Wednesday, 23 September 2015

Lord, help me dress for success.

Reading for Sept. 27, First Mennonite Church. Colossians 3:1-17

Dress for success! Look the part! The clothes make the man/woman. Dress codes. School uniforms. Team jerseys. Letter jackets....

I could never be accused of being a "fashionista." Comfort and practicality are the top determiners of my wardrobe. However, I cannot deny the power clothing has over me. Going for a run wearing baggy sweatpants and a shapeless old T-shirt feels hugely different from running in my sleek black Lycra with the bright blue and fuchsia slashes! In the Lycra, I feel like a serious runner, someone who cares about fitness and goes home to a salad and nut lunch. In the sweats, I am the couch potato, overcome with a momentary flash of guilt, running to justify my second bag of Doritos.
Bizarre isn't it?

Maybe not so bizarre, but something we need to understand so we can decide how we wish to act and be. The clothing we put on, the identity dress towards, affects how we act and who we become.

The famous Stanford Prison Experiment (Philip Zimbardo, 1971) powerfully demonstrates how every human being is susceptible to shaping by external forces, to "becoming" the role we wear. I'm particularly interested, here, in the place clothing plays in the experiment.

In the experiment, 24 physically and psychologically healthy young men were randomly assigned either to the role of guard or prisoner. Guards were dressed in military style uniforms and given sunglasses. Prisoners were given shapeless smocks, nylon caps, and numbers. What happened, in a nutshell, was that the young men took on their roles to a frightening degree. Guards quickly became abusive, prisoners took on a victim mentality. The experiment was supposed to last 2 weeks, but was cut short after 6 days because of the obvious psychological damage it was doing to both sets of actors. (Interestingly, it took a courageous outside observer to blow the whistle! Even the experimenters had gotten caught up in their put on identities!)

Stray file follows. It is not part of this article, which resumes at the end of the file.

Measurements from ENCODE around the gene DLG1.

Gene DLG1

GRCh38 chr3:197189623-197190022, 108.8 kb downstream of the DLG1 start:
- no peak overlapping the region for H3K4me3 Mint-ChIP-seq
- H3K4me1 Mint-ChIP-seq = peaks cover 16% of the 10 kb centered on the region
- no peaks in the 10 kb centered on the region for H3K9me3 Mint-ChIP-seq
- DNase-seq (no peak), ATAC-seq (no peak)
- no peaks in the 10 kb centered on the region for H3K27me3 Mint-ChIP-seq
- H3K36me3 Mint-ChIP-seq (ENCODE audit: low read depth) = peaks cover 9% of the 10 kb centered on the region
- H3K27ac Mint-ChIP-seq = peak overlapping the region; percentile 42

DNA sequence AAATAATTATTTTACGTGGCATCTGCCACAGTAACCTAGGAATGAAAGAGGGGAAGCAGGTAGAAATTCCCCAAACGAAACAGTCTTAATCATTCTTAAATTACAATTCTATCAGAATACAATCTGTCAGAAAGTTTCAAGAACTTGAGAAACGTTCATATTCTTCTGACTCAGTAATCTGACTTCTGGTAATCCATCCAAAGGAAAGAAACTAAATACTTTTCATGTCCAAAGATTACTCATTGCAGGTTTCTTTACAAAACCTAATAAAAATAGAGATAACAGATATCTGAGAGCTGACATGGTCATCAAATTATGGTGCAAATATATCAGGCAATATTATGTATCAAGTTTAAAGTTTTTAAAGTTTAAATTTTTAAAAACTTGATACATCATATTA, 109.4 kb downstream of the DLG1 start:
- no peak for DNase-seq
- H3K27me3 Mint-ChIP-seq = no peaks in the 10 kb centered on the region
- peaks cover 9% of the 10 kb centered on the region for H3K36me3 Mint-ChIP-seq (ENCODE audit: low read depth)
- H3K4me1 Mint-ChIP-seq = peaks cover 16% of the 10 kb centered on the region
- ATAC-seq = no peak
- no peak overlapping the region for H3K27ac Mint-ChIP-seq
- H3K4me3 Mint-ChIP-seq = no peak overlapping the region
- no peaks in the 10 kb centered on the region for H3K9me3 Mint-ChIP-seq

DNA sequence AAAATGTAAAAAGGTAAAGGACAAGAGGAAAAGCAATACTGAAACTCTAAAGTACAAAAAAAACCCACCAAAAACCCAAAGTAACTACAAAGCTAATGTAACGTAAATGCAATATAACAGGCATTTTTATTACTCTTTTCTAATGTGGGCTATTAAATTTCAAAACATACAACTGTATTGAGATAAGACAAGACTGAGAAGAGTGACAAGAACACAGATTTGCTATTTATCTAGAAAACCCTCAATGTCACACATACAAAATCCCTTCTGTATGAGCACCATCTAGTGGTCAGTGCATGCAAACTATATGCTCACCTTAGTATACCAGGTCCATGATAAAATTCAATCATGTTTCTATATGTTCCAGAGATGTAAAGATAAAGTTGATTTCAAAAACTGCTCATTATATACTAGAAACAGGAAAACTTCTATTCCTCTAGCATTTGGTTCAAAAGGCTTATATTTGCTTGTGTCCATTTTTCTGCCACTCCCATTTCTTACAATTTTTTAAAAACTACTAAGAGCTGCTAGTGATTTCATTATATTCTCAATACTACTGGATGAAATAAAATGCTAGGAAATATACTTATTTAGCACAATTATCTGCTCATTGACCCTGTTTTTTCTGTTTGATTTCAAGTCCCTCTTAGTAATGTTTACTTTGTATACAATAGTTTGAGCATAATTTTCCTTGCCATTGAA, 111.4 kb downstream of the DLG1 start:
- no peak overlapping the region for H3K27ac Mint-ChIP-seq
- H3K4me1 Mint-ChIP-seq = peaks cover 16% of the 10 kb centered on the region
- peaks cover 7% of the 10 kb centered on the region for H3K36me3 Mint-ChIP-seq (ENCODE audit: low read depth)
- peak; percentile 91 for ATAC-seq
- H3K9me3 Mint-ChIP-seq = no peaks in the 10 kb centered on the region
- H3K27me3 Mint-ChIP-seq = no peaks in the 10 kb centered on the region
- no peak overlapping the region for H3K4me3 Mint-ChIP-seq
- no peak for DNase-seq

When we decide we want to be followers of Jesus, there is a "uniform" that can help us become more like him. Colossians 3:9 uses clothing language, saying that you have "stripped off the old self with its practises and have clothed yourself with the new self..." The follower is to get rid of anger, wrath, malice,slander and abusive language and to replace those with compassion, kindness, humility, meekness, and patience. And when we don't quite manage these things, we reset" (re clothe?) by the action of forgiveness. All of this clothing is available from the one outlet, which is love.

It all sounds good, but we know it takes time and thought to change the wardrobe, to change our actions and to live like the new creations we are in Christ.

The clothing image is trans formative. There is a choice here in what we wear. When I get up in the morning, if I put on my Lycra running suit, I am more likely to go running than if I put on baggy sweats. Likewise, if I get up determined to set aside anger for compassion, and slander for kindness, I am much more likely to be aware of my actions. I may not feel kind, but if I decided to "wear"kindness, my clothing will influence my actions. I will grow into the role of what I have chosen to wear.

Philip Zimbardo said; "Situational variables can exert powerful influences over human behaviour, more so than we recognise or acknowledge." Reading Zimbardo's work has been a helpful, humbling influence n my life. None of us is able to be "good" apart from solid accountability structures, being surrounded with what we want to become, and everyday choices that shape us. Christ gives us a choice about who we want to become. What do we choose?

Physical clothes are easy to put on, to have others see. How can we put on these Colossians clothes?

I think I might put a prayer up on my closet door, to remind me each morning of what I want to choose that will help to shape my identity as a Jesus follower. Something like this (a beginning draft for a poem...)

Lord, help me dress for success.

Give me a little cotton for compassion, to absorb and alleviate pain.

A bit of Teflon, so anger and abuse slips off and doesn't stain.

Accent the outfit with a bit of white, a reminder for me not to fight.

Perhaps a forgiving polyester shirt, I can wash and wear again.

Surround me in the fleecy warmth of love, Your gift of peace from above


Questions: How would your treating someone kindly (even though you do not feel like it, they don't deserve it, you don't like them...) change you?

How did it (or would it) feel if after you have verbally attacked someone, they responded with quiet kindness?

How does this "kindness for unkindness" play out in the church community? can you see hope in this approach to each other?

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